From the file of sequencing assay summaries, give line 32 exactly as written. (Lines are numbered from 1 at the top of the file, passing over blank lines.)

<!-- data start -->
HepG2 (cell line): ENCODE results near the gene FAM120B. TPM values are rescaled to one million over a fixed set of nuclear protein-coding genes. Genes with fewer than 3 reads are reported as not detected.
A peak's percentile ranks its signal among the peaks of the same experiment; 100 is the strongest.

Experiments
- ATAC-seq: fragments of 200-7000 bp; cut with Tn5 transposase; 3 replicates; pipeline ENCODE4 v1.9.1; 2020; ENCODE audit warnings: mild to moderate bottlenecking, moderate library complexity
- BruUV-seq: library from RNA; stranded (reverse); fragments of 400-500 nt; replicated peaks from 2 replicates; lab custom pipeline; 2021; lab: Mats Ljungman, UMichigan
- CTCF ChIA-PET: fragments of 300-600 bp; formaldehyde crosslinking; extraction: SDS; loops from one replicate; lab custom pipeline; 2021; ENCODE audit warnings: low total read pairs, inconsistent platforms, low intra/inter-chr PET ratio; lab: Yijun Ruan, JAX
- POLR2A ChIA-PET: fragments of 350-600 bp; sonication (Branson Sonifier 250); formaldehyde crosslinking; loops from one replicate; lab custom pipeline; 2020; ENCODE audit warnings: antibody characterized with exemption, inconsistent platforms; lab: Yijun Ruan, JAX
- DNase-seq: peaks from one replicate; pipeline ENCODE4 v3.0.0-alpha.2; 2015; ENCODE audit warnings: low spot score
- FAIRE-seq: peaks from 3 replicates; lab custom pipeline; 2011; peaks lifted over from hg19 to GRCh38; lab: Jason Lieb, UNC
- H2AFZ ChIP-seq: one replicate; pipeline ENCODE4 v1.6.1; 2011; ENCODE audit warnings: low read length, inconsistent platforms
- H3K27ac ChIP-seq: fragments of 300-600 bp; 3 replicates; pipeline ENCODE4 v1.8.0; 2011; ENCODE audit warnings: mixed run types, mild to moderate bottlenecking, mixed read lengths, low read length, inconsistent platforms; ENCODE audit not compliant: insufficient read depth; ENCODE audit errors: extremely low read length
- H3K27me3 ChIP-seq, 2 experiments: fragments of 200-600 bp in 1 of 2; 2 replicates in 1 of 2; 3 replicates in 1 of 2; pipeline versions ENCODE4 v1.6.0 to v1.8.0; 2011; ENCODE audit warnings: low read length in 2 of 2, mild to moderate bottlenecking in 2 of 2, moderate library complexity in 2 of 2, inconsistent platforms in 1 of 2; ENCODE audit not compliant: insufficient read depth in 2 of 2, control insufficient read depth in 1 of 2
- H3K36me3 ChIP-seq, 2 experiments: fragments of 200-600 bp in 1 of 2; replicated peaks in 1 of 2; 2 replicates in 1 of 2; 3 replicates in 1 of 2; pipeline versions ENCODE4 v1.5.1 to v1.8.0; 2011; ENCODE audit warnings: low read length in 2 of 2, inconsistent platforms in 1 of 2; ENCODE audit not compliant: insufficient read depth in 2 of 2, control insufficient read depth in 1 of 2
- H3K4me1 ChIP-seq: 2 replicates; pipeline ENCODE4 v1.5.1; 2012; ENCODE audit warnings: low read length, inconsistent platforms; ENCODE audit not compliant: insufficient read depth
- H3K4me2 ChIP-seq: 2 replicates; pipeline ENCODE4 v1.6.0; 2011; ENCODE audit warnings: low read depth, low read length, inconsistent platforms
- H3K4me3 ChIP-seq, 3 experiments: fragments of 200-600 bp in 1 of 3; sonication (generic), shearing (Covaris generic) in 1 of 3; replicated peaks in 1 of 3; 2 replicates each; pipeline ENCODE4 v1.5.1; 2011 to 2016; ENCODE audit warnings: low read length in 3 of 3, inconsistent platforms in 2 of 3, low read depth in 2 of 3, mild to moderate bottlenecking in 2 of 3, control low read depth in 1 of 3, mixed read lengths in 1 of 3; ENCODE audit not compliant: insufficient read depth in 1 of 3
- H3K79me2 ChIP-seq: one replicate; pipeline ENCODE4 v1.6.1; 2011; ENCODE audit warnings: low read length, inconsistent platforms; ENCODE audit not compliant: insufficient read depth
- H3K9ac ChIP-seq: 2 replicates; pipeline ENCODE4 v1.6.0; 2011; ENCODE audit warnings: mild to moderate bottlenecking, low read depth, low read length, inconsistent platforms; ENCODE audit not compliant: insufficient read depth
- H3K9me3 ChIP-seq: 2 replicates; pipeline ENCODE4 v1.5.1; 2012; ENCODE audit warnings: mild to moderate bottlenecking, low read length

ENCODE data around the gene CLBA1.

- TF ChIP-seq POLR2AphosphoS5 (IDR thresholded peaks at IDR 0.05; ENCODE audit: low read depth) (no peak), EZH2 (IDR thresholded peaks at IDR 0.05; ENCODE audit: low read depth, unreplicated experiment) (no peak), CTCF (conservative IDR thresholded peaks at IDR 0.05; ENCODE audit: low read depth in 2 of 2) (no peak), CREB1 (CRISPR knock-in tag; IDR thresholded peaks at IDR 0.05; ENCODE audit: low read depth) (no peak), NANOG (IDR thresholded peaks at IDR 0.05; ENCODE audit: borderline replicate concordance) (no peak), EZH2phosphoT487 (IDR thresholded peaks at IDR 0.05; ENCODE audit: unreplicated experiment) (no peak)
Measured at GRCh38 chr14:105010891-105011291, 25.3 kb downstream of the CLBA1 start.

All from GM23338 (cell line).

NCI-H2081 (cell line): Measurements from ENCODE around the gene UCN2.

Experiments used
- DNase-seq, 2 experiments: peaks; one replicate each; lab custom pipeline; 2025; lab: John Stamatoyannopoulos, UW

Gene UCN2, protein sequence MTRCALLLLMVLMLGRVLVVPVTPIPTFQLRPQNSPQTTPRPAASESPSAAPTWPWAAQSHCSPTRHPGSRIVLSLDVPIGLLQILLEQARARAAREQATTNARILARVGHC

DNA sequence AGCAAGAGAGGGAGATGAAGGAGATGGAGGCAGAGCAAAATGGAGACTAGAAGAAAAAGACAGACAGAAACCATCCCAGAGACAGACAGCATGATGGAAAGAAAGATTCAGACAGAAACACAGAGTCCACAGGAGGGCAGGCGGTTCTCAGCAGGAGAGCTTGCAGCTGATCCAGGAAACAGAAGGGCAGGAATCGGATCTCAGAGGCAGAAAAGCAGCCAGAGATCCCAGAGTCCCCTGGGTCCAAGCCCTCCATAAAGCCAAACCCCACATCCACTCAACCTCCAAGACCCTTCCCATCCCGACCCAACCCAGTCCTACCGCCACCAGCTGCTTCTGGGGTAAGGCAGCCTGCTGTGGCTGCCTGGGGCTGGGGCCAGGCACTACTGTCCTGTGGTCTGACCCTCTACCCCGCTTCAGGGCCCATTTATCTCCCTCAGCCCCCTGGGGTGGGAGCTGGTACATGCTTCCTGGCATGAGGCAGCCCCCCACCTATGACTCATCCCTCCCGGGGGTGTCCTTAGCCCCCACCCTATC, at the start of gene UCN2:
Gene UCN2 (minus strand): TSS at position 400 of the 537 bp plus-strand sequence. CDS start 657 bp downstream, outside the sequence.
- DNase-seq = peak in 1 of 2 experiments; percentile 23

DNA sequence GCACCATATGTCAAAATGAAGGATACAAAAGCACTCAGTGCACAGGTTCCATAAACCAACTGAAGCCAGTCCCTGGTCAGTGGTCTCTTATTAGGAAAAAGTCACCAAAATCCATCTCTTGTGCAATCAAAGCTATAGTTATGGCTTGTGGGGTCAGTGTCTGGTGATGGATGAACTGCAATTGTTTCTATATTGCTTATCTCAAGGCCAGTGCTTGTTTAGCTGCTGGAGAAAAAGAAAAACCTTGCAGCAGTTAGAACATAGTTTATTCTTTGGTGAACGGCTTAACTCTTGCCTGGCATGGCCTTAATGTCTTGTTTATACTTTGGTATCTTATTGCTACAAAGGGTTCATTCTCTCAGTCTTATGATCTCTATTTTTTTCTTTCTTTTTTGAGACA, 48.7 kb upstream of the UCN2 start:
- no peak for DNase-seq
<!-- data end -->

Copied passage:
- no peak for DNase-seq